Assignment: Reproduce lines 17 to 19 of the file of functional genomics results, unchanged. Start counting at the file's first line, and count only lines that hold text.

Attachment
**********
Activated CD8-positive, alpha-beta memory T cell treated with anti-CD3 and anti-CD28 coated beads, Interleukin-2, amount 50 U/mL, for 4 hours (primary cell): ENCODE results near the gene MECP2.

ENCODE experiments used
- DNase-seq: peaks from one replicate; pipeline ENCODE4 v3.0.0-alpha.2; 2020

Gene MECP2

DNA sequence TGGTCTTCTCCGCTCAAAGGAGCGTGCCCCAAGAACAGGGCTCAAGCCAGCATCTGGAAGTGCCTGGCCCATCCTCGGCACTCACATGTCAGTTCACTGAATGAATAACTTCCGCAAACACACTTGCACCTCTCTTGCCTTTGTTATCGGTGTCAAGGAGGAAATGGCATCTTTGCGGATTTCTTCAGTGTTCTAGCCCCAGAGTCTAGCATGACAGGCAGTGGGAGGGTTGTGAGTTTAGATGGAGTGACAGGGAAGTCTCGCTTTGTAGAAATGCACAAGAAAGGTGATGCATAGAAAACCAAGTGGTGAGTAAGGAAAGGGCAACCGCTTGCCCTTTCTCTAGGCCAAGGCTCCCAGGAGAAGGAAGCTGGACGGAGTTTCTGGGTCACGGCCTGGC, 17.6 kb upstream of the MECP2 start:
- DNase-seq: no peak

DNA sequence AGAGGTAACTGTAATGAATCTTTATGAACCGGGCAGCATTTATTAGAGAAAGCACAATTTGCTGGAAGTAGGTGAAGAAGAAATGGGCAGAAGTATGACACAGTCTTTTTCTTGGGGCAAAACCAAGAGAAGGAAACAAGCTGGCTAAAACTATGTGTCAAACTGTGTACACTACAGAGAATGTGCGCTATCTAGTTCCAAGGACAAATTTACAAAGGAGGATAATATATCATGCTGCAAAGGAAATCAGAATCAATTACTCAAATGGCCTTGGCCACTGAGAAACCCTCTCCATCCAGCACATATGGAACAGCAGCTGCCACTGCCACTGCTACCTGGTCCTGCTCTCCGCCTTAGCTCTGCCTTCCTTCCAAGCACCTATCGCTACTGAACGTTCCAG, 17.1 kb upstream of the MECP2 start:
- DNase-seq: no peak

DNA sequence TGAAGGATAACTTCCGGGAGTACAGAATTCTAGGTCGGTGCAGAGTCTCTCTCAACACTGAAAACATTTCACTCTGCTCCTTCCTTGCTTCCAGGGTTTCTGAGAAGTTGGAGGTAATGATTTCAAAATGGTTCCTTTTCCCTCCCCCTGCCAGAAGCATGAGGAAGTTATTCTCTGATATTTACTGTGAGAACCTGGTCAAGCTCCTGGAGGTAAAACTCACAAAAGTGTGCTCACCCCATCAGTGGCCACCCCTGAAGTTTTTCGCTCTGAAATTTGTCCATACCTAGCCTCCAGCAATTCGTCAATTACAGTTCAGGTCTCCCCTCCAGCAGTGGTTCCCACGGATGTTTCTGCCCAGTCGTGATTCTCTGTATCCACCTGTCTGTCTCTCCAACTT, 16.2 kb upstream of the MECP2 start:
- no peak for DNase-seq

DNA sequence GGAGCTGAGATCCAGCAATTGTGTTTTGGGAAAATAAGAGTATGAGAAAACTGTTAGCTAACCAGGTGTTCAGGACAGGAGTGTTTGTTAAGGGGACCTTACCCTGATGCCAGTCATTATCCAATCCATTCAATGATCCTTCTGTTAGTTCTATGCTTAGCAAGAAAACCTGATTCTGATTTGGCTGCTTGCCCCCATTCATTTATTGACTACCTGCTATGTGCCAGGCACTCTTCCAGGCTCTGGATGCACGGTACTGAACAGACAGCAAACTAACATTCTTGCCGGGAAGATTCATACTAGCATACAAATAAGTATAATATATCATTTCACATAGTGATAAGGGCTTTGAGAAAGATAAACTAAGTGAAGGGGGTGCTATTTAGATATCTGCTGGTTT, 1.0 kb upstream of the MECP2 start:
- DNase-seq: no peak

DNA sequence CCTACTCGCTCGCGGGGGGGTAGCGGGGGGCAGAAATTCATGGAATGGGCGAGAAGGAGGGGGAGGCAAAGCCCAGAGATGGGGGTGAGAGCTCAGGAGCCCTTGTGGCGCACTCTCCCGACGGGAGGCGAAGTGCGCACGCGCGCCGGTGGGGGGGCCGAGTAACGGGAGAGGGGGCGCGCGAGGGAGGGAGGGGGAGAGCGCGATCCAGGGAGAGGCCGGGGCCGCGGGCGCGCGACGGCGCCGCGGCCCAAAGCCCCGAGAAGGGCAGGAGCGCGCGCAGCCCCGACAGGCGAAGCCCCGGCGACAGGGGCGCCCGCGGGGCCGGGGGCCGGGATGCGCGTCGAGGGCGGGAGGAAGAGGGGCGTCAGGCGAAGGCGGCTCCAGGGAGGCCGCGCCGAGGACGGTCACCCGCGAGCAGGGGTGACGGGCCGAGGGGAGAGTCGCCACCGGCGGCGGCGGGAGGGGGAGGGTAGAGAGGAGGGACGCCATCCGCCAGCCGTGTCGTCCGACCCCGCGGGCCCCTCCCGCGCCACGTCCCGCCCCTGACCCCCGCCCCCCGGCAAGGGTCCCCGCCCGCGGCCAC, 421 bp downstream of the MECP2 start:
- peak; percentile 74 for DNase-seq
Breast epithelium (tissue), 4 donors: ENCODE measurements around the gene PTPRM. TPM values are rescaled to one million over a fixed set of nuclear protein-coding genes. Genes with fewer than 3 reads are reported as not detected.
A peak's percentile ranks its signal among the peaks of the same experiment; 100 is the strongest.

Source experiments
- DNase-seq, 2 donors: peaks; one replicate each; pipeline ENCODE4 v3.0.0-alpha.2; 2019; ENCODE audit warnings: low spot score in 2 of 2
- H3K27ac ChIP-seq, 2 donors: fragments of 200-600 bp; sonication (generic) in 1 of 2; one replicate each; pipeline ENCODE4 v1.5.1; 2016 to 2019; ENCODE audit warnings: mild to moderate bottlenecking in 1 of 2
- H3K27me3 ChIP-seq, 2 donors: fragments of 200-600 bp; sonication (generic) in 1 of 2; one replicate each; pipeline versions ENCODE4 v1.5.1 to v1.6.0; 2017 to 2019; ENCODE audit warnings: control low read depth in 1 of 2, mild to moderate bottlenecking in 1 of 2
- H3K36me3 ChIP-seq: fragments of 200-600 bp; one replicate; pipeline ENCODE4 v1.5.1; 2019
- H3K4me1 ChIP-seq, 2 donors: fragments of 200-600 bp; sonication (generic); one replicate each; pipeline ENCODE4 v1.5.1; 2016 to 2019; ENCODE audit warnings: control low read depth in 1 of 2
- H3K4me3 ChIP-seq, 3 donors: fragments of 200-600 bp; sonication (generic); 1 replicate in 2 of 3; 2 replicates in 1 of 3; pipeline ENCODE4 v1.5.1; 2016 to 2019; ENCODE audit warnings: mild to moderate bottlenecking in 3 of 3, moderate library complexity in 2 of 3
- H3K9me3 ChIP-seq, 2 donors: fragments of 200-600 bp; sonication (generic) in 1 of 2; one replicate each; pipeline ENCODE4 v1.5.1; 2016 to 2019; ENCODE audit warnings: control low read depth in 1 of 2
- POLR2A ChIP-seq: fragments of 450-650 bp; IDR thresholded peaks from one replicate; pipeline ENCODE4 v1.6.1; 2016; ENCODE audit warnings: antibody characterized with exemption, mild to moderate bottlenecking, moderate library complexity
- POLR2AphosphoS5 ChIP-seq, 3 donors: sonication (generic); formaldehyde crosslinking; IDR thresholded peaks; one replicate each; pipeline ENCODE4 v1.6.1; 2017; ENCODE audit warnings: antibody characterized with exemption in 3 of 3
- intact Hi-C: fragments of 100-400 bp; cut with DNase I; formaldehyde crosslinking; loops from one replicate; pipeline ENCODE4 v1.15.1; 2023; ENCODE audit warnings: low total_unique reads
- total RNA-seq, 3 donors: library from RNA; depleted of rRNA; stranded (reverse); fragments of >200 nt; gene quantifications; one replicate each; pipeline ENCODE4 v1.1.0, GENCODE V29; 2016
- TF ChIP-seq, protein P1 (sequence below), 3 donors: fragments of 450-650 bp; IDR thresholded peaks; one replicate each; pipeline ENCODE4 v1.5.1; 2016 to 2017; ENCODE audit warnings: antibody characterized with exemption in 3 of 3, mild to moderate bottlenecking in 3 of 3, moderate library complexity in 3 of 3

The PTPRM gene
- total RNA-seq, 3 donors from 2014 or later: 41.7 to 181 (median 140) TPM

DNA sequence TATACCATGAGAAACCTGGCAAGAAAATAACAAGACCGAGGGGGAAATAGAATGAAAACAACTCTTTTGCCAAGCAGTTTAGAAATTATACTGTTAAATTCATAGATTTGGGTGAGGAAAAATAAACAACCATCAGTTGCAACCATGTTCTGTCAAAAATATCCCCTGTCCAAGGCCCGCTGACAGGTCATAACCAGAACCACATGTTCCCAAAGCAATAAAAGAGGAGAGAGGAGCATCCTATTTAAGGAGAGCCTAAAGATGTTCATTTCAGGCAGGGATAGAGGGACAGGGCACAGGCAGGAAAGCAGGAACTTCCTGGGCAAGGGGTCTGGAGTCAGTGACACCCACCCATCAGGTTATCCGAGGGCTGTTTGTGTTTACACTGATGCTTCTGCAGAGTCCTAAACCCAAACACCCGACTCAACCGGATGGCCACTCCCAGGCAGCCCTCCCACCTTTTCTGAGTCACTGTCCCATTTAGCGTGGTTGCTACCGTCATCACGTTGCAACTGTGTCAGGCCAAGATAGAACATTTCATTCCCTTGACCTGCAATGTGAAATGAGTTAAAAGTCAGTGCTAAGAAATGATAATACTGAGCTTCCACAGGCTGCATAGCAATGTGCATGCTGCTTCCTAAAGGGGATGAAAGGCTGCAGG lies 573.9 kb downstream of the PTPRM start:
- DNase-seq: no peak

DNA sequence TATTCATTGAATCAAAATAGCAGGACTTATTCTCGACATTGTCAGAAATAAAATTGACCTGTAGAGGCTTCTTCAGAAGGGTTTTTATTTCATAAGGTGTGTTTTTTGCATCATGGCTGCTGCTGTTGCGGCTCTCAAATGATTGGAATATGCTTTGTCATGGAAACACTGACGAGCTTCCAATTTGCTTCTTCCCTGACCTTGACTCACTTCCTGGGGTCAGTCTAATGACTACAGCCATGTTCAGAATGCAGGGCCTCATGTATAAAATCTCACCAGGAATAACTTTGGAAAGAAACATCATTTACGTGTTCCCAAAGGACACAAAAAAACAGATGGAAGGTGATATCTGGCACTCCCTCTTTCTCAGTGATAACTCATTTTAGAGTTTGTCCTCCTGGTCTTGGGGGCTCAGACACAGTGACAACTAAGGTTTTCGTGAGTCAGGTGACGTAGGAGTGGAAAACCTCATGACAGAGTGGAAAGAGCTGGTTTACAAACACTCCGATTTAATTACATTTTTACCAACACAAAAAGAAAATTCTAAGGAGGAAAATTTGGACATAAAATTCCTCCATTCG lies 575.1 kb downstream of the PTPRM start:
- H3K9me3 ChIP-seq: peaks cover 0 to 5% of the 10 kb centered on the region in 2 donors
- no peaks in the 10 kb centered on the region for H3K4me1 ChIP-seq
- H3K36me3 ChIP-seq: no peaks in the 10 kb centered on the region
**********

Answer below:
Source experiments
- DNase-seq, 2 donors: peaks; one replicate each; pipeline ENCODE4 v3.0.0-alpha.2; 2019; ENCODE audit warnings: low spot score in 2 of 2
- H3K27ac ChIP-seq, 2 donors: fragments of 200-600 bp; sonication (generic) in 1 of 2; one replicate each; pipeline ENCODE4 v1.5.1; 2016 to 2019; ENCODE audit warnings: mild to moderate bottlenecking in 1 of 2